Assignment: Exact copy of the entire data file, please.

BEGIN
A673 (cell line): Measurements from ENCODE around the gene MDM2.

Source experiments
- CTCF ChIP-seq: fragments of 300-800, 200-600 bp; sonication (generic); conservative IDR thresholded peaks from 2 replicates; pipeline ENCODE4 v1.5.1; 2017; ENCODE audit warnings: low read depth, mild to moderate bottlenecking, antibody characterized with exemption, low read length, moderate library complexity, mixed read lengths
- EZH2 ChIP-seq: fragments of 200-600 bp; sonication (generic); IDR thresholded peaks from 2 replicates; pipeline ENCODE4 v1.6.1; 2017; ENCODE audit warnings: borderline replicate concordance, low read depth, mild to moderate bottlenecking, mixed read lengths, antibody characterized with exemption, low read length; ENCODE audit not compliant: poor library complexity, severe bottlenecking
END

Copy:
A673 (cell line): Measurements from ENCODE around the gene MDM2.

Source experiments
- CTCF ChIP-seq: fragments of 300-800, 200-600 bp; sonication (generic); conservative IDR thresholded peaks from 2 replicates; pipeline ENCODE4 v1.5.1; 2017; ENCODE audit warnings: low read depth, mild to moderate bottlenecking, antibody characterized with exemption, low read length, moderate library complexity, mixed read lengths
- EZH2 ChIP-seq: fragments of 200-600 bp; sonication (generic); IDR thresholded peaks from 2 replicates; pipeline ENCODE4 v1.6.1; 2017; ENCODE audit warnings: borderline replicate concordance, low read depth, mild to moderate bottlenecking, mixed read lengths, antibody characterized with exemption, low read length; ENCODE audit not compliant: poor library complexity, severe bottlenecking